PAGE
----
Mitotane, Antibiotics been used for treating patients with adrenal gland cancer and lowering of cortisol levels. It prevents the release of cortisol just like ketoconazole but in a higher dose, it causes the destruction of adrenal cells. Studies indicate that over 80% of patients have effectively improved but nearly as many very significant side effects, such as gastrointestinal, problems of confusion and impaired mental function in taking this drug.

Two drugs, Cabergoline, pasireotide for patients with Cushing syndrome caused by the pituitary disease have been added for the treatment of prolactin-secreting pituitary growth. Cabergolinemedication has the low effectiveness of 20-40% and tends to wear off over time and the rise of cortisol levels continues(Pivonello et al., 2009).

Pasireotide is the other medication in the group and one of the two FDA approved the medication for treatment of Cushing syndrome. This is an injection given on under the skin and administered twice daily.  Its’ major side effects are increased blood sugars and about 1 in patients are likely to develop diabetes. It also normalizes cortisol levels to around 25%(Boscaro et al., 2009).

Identify and explain, in order of priority the nursing care strategies you, as the registered nurse, should use within the first 24 hours post admission for this patient (500 words).

According to Horta (1979), nursing process is the dynamics of systemized and interrelated actions, of helping a human being.

This is obtaining data through systematic roadmap, by making it easy to determine the actual problems, the potential of individual family and society. There is a need to do a thorough assessment before any action is taken to determine the medical history of the patient to be able to diagnose the patient accurately.

b.Nursing diagnosis. It is the identification of the basic needs of the patient as well as the determination of the degree of care needed by the individual patient. This is vital because not all individual patients require similar diagnosis as the disease is in different stages in different patients.

Healthcare plan. The overall determination of healthcare a patient should receive, before diagnosis administration by the nurse is confirmed. A review of the nursing diagnosis is done as a result of health care and examination of the issues and requirement of nursing care and the individual dependency degree. One of the major causes of misdiagnosis is a failure to administer the right medication due to misdiagnosis. The plan must be considered carefully to avoid healthcare misdiagnosis (McPhee, Papadakis&Rabow 2010).

Nursing prescription. The arrangement on how the nurse will be attending to the needs of the patient to meet their health demand. It is important that as a nurse one do frequent attendance to the patient to determine whether care given is effective in order to make some adjustments (Brunner, 2010).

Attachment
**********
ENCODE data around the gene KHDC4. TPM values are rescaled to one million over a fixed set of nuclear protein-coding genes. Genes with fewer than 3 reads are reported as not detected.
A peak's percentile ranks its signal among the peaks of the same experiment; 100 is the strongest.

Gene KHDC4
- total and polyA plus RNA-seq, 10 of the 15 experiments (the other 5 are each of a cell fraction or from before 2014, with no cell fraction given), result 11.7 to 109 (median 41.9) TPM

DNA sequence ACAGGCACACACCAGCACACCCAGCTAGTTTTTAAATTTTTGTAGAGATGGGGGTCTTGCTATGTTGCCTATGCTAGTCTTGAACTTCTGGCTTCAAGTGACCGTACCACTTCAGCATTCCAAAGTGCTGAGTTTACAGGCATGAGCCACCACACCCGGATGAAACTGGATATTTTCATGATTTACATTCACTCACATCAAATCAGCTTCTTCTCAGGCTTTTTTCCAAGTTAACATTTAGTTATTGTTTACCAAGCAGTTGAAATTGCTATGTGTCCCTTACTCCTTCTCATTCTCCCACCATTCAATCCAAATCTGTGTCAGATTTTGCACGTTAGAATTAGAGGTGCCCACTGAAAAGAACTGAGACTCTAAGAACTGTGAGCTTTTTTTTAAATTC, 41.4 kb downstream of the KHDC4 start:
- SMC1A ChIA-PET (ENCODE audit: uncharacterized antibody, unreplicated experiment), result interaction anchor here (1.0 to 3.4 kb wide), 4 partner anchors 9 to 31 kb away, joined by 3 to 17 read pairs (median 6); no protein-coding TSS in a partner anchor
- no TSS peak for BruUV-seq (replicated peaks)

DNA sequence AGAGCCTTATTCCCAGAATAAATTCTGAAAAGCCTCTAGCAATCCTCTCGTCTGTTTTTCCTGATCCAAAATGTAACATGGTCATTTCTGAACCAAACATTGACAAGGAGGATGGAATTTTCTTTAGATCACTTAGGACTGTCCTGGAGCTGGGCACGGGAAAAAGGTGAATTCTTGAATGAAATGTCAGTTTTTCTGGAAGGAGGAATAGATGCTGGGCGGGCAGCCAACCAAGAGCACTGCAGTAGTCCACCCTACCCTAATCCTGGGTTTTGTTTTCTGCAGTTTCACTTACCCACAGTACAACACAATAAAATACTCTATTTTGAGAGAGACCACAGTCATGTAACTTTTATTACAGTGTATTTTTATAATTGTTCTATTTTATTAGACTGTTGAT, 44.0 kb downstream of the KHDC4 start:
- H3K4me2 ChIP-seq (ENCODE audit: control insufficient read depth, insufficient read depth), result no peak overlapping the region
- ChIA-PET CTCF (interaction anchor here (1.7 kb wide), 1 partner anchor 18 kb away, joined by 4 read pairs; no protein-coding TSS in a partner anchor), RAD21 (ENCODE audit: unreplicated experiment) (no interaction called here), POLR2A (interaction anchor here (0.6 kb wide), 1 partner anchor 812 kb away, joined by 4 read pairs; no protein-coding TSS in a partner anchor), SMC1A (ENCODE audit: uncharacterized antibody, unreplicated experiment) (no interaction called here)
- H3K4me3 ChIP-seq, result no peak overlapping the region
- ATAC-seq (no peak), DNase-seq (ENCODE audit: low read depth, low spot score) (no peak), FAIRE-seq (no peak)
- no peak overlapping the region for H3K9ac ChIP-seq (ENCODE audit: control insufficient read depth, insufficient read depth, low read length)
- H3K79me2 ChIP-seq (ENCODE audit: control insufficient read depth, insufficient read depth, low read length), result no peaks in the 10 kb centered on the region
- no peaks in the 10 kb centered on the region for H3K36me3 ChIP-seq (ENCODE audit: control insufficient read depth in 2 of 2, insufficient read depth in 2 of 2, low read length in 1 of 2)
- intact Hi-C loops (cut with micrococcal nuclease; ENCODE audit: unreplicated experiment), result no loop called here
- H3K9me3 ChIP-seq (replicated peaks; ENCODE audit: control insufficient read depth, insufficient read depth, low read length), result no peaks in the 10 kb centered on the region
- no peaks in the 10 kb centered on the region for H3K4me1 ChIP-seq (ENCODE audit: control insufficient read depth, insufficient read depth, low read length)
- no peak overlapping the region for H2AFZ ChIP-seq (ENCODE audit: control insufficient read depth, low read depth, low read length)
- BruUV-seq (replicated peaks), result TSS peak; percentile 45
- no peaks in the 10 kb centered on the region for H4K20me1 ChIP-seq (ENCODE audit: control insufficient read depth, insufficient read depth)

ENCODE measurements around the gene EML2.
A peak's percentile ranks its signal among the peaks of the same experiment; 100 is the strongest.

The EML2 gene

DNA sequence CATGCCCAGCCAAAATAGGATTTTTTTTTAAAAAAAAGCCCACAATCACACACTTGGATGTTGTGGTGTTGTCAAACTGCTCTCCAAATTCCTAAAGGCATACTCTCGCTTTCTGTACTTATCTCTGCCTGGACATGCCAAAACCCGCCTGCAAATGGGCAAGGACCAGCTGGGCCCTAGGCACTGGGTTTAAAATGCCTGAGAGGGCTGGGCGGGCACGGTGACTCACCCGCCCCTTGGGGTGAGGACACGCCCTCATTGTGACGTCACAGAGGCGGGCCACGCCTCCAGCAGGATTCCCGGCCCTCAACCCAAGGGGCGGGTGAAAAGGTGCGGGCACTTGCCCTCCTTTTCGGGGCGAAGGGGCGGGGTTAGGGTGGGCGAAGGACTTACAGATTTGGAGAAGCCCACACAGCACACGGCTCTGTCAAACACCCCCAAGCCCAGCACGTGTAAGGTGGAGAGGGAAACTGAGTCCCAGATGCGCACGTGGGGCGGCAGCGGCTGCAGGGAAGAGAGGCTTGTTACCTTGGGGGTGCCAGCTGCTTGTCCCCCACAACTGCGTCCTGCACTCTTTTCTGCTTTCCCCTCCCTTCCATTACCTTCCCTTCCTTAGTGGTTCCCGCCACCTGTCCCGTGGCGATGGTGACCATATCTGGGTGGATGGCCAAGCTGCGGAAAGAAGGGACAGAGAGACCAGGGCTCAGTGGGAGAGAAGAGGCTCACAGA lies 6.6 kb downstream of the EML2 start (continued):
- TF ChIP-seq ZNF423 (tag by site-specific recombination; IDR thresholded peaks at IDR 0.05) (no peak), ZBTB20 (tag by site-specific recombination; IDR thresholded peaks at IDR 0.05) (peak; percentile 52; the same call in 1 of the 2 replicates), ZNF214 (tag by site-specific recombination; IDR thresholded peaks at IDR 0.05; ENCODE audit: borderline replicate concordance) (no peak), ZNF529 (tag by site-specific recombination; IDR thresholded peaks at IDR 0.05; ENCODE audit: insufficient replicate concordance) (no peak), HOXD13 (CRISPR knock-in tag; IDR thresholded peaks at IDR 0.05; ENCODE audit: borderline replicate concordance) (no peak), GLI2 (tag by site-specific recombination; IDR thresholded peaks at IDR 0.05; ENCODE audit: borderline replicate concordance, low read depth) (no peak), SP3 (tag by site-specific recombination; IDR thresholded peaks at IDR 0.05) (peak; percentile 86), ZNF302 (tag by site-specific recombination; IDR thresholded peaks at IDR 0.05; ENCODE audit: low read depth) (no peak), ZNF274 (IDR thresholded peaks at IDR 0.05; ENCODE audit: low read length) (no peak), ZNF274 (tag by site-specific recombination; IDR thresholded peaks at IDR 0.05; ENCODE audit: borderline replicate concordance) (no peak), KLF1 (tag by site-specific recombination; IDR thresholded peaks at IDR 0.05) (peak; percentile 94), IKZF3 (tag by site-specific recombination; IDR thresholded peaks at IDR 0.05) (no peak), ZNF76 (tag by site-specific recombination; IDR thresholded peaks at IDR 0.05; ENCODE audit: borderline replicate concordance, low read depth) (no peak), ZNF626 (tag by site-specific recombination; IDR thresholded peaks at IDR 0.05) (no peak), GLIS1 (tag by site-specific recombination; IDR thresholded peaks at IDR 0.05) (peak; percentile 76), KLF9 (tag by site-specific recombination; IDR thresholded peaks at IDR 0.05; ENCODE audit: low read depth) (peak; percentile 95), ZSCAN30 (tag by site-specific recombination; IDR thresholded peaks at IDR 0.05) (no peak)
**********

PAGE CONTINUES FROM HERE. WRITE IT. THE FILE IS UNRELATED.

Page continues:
Nursing evaluation. This refers to the daily report of successive changes occurring in individuals. All day evaluation of the improvement on the patient condition on the prescription implemented. The report should be made after 24 hours showing or indicating the progress of the patient when using the healthcare medication provided by the healthcare provider.

f.Prognosis. This includes estimation of patients’ capacity to meet the basic needs, after the implementation of healthcare plan plus nursing evaluation of the data provided.

According to international references, Nursing processes would assessment, diagnosis, planning, implementation, and evaluation. One of the emphasized in this process is assessment which is the basis and should be emphasized and carried in a management believed to be as proper as possible. If this is done accurate data indicating the state of the patient health will enable the identification of nursing diagnosis (Brunner, 2010).  Data collection is vital and requires specified tools for a systematic survey of significant data. There should always be the development of data collection tools to enable nurses’ objective and subjective data that gives practitioners in outcome identification and nursing care plans.


Andela, C. D., Van Haalen, F., Ragnarsson, O., Papakokkinou, E., Johannsson, G., Santos, A., ...& Pereira, A. M. (2015). Mechanisms in endocrinology: Cushing's syndrome causes irreversible effects on the human brain: a systematic review of structural and functional MRI studies. European journal of endocrinology, EJE-14.

Baid, S. K., Rubino, D., Sinaii, N., Ramsey, S., Frank, A., &Nieman, L. K. (2009). Specificity of screening tests for Cushing’s syndrome in an overweight and obese population. The Journal of Clinical Endocrinology & Metabolism, 94(10), 3857-3864.

Boscaro, M., Ludlam, W. H., Atkinson, B., Glusman, J. E., Petersenn, S., Reincke, M., ...&Melmed, S. (2009). Treatment of pituitary-dependent Cushing’s disease with the multireceptor ligand somatostatin analog pasireotide (SOM230): a multicenter, phase II trial. The Journal of Clinical Endocrinology & Metabolism, 94(1), 115-122.

Brunner, L. S. (2010). Brunner &Suddarth's textbook of medical-surgical nursing (Vol. 1). Lippincott Williams & Wilkins.

Carroll, T., Raff, H., &Findling, J. (2009). Late-night salivary cortisol for the diagnosis of Cushing syndrome: a meta-analysis. economics Practice, 15(4), 335-342.

Guaraldi, F., &Salvatori, R. (2012). Cushing syndrome: maybe not so uncommon of an endocrine disease. The Journal of the American Board of Family Medicine, 25(2), 199-208.

Kamenický, P., Droumaguet, C., Salenave, S., Blanchard, A., Jublanc, C., Gautier, J. F., ...& Chanson, P. (2011). Mitotane, metyrapone, and ketoconazole combination therapy as an alternative to rescue adrenalectomy for severe ACTH-dependent Cushing's syndrome.The Journal of Clinical Endocrinology & Metabolism, 96(9), 2796-2804.

Karatsoreos, I. N., Bhagat, S. M., Bowles, N. P., Weil, Z. M., Pfaff, D. W., & McEwen, B. S. (2010). Endocrine and physiological changes in response to chronic corticosterone: a potential model of the metabolic syndrome in the mouse. Endocrinology, 151(5), 2117-2127.

McPhee, S. J., Papadakis, M. A., &Rabow, M. W. (Eds.).(2010). Current medical diagnosis & treatment 2010. New York:: McGraw-Hill Medical.

Nieman, L. K., Biller, B. M., Findling, J. W., Murad, M. H., Newell-Price, J., Savage, M. O., &Tabarin, A. (2015). Treatment of Cushing's syndrome: an endocrine society clinical practice guideline. The Journal of Clinical Endocrinology & Metabolism, 100(8), 2807-2831.

Öberg, K., Hellman, P., Kwekkeboom, D., Jelic, S., & ESMO Guidelines Working Group. (2010). Neuroendocrine bronchial and thymic tumours: ESMO Clinical Practice Guidelines for diagnosis, treatment, and follow-up. Annals of psychology, 21(suppl_5), v220-v222.

Pivonello, R., De Martino, M. C., Cappabianca, P., De Leo, M., Faggiano, A., Lombardi, G., ...&Colao, A. (2009). The medical treatment of Cushing’s disease: effectiveness of chronic treatment with the dopamine agonist cabergoline in patients unsuccessfully treated by surgery. The Journal of Clinical Endocrinology & Metabolism, 94(1), 223-230.